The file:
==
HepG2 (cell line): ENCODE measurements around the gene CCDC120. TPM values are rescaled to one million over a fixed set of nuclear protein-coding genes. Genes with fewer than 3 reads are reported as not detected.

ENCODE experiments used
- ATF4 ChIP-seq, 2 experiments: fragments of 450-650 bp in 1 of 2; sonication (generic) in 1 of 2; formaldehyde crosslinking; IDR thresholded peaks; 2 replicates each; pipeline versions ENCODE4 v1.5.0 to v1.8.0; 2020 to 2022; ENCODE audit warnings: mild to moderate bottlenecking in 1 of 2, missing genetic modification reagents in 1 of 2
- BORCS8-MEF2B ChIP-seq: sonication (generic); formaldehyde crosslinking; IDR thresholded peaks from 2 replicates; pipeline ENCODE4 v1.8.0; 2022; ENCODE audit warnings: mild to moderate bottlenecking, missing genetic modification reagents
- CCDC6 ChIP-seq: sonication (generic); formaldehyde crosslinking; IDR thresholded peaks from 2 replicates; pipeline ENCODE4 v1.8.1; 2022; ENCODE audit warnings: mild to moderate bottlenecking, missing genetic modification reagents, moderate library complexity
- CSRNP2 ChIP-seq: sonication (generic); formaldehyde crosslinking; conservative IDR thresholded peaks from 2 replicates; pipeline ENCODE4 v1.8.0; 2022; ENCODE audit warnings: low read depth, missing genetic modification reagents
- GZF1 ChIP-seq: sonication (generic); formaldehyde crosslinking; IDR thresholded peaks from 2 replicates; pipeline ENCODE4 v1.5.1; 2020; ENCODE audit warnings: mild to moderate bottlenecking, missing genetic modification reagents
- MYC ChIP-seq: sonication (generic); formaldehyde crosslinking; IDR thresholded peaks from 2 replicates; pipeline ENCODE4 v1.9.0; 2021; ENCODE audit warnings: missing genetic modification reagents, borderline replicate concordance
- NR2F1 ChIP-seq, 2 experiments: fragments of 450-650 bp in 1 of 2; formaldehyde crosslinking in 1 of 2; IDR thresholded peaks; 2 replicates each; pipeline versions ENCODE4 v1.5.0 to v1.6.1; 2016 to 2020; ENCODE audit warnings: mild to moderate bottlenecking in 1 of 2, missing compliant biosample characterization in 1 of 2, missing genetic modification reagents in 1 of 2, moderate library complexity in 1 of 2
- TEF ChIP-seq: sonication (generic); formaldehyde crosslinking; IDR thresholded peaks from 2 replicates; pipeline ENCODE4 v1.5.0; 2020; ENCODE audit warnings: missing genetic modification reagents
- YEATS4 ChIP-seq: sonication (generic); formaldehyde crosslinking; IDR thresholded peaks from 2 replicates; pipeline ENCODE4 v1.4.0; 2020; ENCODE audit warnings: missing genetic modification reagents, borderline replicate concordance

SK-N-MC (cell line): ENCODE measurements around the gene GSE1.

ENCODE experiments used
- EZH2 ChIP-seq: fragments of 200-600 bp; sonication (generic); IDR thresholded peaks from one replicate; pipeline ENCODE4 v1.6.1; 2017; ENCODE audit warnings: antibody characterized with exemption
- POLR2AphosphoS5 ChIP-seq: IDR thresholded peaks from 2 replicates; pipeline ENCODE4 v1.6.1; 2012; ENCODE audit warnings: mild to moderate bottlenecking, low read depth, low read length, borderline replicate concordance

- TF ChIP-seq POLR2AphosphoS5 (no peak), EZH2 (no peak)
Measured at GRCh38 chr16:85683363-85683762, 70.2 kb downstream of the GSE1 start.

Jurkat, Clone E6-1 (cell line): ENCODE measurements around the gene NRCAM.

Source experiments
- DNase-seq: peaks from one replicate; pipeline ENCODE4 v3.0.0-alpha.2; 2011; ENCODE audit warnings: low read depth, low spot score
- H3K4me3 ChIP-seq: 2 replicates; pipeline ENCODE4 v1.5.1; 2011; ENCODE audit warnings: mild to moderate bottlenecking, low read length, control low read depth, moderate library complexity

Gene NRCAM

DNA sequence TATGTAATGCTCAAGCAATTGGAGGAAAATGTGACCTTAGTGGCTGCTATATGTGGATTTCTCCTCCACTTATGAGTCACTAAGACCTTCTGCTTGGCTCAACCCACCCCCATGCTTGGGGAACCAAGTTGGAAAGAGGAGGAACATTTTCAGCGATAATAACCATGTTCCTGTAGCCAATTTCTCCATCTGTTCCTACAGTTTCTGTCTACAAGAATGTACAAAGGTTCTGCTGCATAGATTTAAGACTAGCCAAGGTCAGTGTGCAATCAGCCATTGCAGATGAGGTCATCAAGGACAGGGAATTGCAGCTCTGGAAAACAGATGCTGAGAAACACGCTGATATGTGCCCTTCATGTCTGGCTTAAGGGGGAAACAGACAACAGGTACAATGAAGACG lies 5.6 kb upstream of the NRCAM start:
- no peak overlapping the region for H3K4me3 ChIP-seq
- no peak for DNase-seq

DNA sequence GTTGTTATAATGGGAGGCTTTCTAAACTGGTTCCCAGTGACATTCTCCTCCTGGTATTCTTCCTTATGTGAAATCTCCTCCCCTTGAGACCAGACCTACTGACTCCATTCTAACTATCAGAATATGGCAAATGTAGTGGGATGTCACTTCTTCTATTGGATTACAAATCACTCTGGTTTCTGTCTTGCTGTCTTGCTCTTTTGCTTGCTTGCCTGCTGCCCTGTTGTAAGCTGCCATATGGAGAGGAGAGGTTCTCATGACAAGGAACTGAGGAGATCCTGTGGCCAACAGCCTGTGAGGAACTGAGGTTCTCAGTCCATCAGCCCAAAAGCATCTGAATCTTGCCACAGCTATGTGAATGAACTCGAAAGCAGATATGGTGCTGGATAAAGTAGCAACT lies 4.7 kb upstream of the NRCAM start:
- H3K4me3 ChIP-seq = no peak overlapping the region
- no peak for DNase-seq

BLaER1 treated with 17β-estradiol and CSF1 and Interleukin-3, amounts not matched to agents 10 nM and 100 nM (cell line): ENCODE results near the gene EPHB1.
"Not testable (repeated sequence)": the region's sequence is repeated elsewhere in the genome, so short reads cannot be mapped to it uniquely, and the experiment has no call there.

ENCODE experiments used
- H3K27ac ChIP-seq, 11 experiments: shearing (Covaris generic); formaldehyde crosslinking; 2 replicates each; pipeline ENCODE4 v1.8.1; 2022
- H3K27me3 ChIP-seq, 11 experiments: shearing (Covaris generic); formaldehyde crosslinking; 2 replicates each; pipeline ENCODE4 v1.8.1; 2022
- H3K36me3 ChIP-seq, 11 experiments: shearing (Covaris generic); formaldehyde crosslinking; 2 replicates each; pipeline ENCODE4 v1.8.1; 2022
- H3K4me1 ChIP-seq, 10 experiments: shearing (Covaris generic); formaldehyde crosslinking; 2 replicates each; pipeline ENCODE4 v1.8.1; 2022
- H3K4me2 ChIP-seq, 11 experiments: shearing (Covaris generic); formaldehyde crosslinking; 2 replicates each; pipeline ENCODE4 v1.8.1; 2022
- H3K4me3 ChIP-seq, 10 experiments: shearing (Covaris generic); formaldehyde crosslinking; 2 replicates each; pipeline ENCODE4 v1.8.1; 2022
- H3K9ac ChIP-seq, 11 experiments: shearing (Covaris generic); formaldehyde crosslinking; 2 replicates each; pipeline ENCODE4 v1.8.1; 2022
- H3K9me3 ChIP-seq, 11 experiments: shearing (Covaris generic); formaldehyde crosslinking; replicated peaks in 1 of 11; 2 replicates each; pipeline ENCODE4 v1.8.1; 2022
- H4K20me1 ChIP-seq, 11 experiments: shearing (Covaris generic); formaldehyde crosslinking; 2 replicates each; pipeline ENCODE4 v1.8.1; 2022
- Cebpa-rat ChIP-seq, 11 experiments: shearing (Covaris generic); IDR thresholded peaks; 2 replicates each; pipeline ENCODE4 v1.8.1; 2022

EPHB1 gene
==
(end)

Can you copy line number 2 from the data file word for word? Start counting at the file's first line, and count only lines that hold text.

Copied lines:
ENCODE experiments used